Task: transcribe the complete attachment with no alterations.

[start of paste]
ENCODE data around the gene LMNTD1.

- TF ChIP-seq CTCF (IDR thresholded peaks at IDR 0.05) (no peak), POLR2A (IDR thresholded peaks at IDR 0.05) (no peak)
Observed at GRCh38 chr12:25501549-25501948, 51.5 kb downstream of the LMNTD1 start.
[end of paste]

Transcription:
ENCODE data around the gene LMNTD1.

- TF ChIP-seq CTCF (IDR thresholded peaks at IDR 0.05) (no peak), POLR2A (IDR thresholded peaks at IDR 0.05) (no peak)
Observed at GRCh38 chr12:25501549-25501948, 51.5 kb downstream of the LMNTD1 start.